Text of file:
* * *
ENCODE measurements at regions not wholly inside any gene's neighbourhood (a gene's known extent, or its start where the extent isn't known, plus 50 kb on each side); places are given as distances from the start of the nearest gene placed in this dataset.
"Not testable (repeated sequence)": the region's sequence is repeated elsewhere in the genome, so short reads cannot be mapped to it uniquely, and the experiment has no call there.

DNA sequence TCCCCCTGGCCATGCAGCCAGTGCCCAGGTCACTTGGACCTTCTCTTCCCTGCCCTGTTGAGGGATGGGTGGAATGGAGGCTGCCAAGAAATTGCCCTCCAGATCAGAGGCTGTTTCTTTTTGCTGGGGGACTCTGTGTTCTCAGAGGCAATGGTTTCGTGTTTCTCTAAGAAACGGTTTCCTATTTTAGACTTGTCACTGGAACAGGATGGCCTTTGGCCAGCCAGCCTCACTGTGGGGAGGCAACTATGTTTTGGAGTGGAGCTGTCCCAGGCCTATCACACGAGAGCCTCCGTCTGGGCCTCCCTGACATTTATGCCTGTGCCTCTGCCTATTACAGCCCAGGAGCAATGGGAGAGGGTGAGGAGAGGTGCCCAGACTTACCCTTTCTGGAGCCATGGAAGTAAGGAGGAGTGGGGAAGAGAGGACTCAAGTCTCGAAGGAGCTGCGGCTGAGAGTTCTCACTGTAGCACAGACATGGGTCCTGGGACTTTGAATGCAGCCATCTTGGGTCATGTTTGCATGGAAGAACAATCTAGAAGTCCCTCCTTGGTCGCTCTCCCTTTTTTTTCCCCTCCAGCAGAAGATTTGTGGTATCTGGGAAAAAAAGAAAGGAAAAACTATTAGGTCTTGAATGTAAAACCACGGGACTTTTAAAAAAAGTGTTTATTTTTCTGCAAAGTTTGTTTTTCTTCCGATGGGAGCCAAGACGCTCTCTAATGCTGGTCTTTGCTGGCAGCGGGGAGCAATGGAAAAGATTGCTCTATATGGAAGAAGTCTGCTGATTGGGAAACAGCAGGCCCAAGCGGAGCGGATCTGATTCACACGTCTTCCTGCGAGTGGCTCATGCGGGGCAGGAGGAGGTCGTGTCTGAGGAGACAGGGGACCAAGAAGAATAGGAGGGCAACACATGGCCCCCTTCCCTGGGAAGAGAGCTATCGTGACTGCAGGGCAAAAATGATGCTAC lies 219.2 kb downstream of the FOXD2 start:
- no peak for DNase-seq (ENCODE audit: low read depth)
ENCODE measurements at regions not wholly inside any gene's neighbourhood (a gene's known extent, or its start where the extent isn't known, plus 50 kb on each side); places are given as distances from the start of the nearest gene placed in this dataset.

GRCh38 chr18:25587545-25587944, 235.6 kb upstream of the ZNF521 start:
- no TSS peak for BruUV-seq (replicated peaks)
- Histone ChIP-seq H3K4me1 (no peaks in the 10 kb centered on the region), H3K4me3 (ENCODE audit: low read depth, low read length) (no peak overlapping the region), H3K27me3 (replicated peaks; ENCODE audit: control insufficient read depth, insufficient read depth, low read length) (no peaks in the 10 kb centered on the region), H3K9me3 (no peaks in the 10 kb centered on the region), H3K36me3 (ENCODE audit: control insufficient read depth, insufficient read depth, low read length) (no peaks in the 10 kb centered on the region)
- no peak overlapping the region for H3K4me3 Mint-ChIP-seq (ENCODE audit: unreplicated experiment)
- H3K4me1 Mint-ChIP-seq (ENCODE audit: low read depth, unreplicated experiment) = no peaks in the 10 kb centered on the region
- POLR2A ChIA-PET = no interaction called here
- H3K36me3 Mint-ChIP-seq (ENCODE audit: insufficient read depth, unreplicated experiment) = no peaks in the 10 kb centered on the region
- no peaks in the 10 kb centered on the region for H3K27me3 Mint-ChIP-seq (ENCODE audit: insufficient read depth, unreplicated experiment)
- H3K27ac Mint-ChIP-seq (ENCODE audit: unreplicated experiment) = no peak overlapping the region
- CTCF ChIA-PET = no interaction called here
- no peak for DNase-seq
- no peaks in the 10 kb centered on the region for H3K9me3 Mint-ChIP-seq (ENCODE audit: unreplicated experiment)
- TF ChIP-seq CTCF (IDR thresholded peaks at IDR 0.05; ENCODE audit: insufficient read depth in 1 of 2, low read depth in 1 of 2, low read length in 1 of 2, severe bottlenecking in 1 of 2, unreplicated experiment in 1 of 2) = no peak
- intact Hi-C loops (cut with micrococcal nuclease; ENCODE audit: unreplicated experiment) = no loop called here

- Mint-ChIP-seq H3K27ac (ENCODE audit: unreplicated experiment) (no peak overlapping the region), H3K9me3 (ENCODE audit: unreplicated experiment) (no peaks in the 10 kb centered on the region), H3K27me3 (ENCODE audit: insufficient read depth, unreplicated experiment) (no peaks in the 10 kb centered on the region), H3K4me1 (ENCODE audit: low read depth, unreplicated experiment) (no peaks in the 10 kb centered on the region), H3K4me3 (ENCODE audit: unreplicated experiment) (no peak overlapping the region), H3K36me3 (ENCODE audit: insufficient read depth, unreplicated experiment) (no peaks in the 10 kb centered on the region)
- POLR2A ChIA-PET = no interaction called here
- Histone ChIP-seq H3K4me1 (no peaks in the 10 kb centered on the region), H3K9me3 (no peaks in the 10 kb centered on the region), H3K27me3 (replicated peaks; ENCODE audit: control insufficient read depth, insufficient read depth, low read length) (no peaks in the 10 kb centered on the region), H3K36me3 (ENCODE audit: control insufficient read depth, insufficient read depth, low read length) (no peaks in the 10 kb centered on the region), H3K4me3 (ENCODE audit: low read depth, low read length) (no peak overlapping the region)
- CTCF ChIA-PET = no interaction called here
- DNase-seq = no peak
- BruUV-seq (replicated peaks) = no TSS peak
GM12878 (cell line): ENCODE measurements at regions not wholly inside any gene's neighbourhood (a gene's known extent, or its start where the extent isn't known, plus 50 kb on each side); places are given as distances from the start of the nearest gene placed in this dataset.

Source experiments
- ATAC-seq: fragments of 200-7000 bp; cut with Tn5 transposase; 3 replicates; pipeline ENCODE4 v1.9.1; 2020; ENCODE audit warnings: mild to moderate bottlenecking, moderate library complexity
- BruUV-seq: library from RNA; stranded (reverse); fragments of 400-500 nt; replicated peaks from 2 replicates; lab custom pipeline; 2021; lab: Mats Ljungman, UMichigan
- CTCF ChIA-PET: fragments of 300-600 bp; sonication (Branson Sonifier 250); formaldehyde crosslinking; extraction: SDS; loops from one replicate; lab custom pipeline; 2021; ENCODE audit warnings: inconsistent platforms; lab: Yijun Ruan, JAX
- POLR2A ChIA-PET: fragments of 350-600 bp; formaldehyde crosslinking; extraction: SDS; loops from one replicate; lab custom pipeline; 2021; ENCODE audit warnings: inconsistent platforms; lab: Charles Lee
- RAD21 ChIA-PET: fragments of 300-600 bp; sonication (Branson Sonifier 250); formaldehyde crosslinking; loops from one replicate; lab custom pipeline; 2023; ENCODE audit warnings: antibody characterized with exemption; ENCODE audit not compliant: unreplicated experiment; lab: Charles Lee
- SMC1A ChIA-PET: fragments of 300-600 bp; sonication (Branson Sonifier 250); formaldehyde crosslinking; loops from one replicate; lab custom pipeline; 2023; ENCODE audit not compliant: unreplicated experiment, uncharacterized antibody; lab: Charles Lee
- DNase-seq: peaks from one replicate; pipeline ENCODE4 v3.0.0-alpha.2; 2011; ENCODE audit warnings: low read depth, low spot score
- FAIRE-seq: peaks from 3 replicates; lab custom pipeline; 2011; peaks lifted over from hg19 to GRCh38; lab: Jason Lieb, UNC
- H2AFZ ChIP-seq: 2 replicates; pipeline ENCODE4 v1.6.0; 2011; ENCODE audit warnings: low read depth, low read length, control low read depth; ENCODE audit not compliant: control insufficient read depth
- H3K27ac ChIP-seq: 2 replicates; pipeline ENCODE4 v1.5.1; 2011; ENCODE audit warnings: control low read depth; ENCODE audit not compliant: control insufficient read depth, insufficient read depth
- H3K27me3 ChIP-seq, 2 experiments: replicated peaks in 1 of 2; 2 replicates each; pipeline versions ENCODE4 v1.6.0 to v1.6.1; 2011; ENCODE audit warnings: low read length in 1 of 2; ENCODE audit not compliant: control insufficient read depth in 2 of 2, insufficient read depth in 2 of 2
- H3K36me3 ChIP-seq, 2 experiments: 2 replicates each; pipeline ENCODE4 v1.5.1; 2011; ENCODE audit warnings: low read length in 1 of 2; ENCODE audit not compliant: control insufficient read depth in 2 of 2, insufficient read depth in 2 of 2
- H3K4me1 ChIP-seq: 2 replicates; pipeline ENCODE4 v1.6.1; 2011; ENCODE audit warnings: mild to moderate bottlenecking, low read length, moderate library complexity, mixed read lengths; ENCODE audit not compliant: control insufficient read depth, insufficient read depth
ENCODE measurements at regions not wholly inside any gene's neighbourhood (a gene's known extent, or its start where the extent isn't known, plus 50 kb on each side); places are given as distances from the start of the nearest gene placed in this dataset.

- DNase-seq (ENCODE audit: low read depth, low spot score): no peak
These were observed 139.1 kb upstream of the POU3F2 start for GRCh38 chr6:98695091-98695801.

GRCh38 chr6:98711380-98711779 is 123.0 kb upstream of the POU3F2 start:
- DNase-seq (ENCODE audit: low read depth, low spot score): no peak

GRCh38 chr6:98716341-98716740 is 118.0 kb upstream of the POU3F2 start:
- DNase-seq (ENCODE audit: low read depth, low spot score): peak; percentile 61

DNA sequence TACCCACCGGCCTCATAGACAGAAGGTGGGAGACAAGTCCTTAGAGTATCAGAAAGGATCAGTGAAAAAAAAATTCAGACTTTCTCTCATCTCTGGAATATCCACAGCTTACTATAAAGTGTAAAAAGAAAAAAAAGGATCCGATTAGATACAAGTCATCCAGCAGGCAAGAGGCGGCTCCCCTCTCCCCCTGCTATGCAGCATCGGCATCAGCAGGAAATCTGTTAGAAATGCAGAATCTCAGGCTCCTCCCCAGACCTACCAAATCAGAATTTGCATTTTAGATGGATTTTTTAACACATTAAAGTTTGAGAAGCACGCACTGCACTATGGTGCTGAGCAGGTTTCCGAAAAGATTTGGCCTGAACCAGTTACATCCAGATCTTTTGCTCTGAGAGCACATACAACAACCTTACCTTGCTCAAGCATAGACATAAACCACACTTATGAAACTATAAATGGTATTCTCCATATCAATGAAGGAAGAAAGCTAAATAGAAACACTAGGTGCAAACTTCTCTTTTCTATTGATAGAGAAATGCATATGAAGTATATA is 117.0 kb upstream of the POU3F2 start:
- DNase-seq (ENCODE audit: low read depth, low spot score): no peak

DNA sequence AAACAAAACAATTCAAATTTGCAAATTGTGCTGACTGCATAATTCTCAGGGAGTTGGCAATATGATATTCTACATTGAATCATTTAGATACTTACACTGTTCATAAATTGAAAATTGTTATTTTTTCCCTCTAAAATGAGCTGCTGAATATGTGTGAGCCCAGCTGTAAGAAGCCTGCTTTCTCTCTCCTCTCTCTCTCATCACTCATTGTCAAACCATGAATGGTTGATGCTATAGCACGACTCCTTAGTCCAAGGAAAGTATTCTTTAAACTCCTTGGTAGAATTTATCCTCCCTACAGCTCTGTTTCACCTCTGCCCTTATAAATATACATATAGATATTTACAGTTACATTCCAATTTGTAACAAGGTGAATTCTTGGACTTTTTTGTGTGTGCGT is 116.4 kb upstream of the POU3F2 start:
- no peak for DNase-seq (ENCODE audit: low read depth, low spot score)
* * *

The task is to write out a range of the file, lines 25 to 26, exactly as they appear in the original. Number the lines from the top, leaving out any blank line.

- BruUV-seq (replicated peaks) = no TSS peak
GM12878 (cell line): ENCODE measurements at regions not wholly inside any gene's neighbourhood (a gene's known extent, or its start where the extent isn't known, plus 50 kb on each side); places are given as distances from the start of the nearest gene placed in this dataset.